I throw the SPoA on my anvil, and it stays put even without a hardy stem.  I have cold-worked bowls that were .125" thick without any problems.

Two brand new SPoA fresh off the lathe:

IMG_4533.JPG

SPoA rather scratched after working her first dish to shape.  She's a workhorse and I wonder how many bowls I'll need to make before she wears out! :D

IMG_4566.JPG

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On December 11, 2016 at 11:08 PM, tonyw said:

Thanks for answering my questions, Vaughn.

Glad to help.

Here's three more I finished last night.  They're small 5.25" versions, but perfectly sized for keys, candles and general clutter-catching!

 

IMG_4825.jpg

IMG_4834.jpg

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Those bowls look nice. I used your idea of dishing square plate for a candleholder. I tweaked the design a bit and made a set of five candleholders which sold for $60 at our youth charity auction, which I thought wasn't doing too badly for a first attempt. I was unable to get pictures taken before the candleholders were sold, unfortunately.

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18 hours ago, tonyw said:

Those bowls look nice. I used your idea of dishing square plate for a candleholder. I tweaked the design a bit and made a set of five candleholders which sold for $60 at our youth charity auction, which I thought wasn't doing too badly for a first attempt. I was unable to get pictures taken before the candleholders were sold, unfortunately.

Congrats on the sale, Tony!  How'd you tweak the design?  Bend the corners back on down?

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Actually I used a cross-pein on the corners of the square and drew all four corners out, so the resulting shape was a bit more like a star rather than a diamond. I made four little ones like that and then I made a bigger one the same way except that I cut the blank for the bowl so that there was material to draw out and make a handle for your fingers to go through. Of course after I drew out the corners then I dimpled and dished the bowls. If you have trouble visualizing the design tweak I can ask the person who bought the candle-holders to take a picture.

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Or you could just make some more and take pictures of them......

:D

Sounds like you came up with something neat!

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Here. They are a bit cruder than your perfectly dished bowls, but hey... I hope to make more of these sets. Hopefully I can make them a bit more refined, as I make more of them...

20161220_180056.jpg

Edited by tonyw

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2 hours ago, tonyw said:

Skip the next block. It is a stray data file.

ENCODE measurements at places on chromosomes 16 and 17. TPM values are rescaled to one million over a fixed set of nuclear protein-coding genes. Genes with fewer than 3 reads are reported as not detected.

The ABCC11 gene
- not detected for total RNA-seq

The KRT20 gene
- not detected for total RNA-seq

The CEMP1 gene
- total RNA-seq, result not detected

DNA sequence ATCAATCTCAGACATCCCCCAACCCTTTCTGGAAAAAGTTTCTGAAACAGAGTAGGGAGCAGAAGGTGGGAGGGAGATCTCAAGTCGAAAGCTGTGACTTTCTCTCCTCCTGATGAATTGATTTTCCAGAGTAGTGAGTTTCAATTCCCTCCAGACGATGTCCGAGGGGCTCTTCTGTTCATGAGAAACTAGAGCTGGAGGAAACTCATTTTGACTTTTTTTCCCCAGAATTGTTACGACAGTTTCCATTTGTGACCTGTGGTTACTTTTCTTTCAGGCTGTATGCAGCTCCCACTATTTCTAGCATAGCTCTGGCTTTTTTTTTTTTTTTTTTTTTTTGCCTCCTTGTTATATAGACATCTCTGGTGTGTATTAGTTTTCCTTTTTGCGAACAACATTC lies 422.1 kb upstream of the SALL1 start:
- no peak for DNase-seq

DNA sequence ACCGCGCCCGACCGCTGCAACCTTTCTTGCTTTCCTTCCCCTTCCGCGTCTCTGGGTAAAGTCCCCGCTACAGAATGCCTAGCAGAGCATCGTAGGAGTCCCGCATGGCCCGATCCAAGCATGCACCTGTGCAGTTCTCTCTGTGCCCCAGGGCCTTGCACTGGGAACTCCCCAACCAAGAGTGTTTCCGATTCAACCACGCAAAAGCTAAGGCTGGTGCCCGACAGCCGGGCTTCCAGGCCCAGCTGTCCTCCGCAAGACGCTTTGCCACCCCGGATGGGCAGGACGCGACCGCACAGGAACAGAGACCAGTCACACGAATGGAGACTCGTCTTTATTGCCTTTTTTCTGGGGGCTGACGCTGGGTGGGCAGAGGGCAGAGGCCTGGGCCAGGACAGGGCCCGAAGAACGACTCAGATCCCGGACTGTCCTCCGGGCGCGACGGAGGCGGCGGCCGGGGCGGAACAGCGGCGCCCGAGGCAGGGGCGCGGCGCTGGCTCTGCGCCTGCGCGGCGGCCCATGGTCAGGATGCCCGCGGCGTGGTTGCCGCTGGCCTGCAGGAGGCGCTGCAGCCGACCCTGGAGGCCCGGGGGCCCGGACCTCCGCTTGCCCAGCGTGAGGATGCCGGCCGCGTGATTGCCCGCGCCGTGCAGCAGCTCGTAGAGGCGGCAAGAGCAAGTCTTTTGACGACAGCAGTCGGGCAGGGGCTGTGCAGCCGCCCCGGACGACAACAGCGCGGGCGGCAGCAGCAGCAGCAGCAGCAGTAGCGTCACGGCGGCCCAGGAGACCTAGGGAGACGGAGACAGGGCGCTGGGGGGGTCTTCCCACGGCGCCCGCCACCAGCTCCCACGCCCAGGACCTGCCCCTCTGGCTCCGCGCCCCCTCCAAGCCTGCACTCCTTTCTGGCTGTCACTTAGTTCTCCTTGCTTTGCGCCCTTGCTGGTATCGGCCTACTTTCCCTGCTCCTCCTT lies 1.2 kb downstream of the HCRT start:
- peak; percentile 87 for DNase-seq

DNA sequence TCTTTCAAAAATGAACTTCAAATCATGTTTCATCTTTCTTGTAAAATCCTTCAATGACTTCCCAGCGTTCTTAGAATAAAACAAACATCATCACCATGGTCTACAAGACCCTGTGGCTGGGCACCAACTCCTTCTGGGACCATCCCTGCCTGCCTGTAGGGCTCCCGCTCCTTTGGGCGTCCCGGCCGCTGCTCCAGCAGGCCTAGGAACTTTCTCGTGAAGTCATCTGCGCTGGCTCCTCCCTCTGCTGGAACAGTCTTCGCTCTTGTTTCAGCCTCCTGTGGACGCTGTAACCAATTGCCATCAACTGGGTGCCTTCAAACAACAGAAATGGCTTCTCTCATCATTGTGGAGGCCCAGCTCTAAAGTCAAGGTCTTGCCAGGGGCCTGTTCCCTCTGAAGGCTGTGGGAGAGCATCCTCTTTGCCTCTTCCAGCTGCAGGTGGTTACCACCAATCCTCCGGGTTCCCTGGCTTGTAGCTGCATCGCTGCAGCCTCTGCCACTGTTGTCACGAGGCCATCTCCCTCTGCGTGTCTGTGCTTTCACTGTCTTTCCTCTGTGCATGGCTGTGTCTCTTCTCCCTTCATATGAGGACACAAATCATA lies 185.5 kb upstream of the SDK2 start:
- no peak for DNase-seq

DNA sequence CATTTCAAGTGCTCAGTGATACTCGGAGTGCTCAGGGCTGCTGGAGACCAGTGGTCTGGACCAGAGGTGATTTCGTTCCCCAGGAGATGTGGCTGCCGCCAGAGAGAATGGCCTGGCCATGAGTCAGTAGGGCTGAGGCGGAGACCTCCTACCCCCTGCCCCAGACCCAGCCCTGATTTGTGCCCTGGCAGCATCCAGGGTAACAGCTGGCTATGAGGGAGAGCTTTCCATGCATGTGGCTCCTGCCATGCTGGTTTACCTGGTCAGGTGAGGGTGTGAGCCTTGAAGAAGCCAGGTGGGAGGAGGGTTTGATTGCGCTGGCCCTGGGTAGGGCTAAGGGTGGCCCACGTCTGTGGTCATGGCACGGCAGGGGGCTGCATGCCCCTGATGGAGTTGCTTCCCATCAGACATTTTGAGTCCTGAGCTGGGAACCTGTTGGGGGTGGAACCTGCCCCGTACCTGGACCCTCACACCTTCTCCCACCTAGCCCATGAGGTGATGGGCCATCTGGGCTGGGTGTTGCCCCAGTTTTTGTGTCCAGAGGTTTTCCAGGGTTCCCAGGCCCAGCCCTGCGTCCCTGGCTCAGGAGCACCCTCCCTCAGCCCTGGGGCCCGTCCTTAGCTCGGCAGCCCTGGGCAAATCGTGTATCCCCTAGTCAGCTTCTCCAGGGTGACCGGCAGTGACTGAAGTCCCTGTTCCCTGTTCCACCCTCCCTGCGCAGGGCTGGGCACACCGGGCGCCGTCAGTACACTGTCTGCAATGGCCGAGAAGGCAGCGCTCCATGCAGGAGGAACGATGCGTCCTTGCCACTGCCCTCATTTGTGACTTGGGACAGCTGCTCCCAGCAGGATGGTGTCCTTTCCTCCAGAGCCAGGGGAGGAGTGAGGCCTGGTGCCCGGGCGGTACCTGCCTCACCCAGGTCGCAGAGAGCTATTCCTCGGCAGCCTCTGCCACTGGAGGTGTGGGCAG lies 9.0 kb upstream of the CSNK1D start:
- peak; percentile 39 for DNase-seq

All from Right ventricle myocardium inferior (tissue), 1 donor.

I hope to make more of these sets. Hopefully I can make them a bit more refined, as I make more of them...

 

Very nice work!  I like the organic shaping, and drawing out the corners was a really brilliant idea.  I actually have a blank that I drew the corners out on but didn't like how it turned out.  That blasted thing has been sitting on my bench for as long as I can remember - just laughing at me.  Now I have an idea on how to reform it into something respectable!

 

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On December 20, 2016 at 5:58 PM, tonyw said:

Actually I used a cross-pein on the corners of the square and drew all four corners out.....

Thanks for thinking outside the box, Tony!  I took your idea of drawing out the "dog ears" and was able to salvage a couple of pieces that have been sitting on my bench for ages!

The dish part is just a 3"x3" square with the corners drawn out super thin (too thin, actually).  The edges were a wee bit sharp, so I curled them down to create a more organic flow and, hopefully, prevent any cuts when folks are handling the thing.

The middle is just a 1" mild steel ball that I squished flat and drilled through.  I was planning on just riveting the dish to the base, but it didn't look very good, so I had to make the stand-off.

 

IMG_4858.JPG

IMG_4857.JPG

 

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Hey Guys,

Let me join to the dishing fun! :) I really like what you do and read/looked it with much amusement!

On the other hand I like it hot :) So these babies here are made of a bit thicker plate (5mm stainless and 6mm mild) under power hammer with bearing ball tools.

2016 06 talka SS 2-3.jpg

2016 11 gyertyatartok.jpg

The candleholders are right out of the fire - sorry for the clumsy picture. You can see the texture better here:

2016 11 gyertyatartoWIP3.jpg

Bests wishes to all:

Gergely

 

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Very nice work, Gergely.  I like how you left the edges intact to create something of a frame for the peened area.  I might have to give that go on my next dish!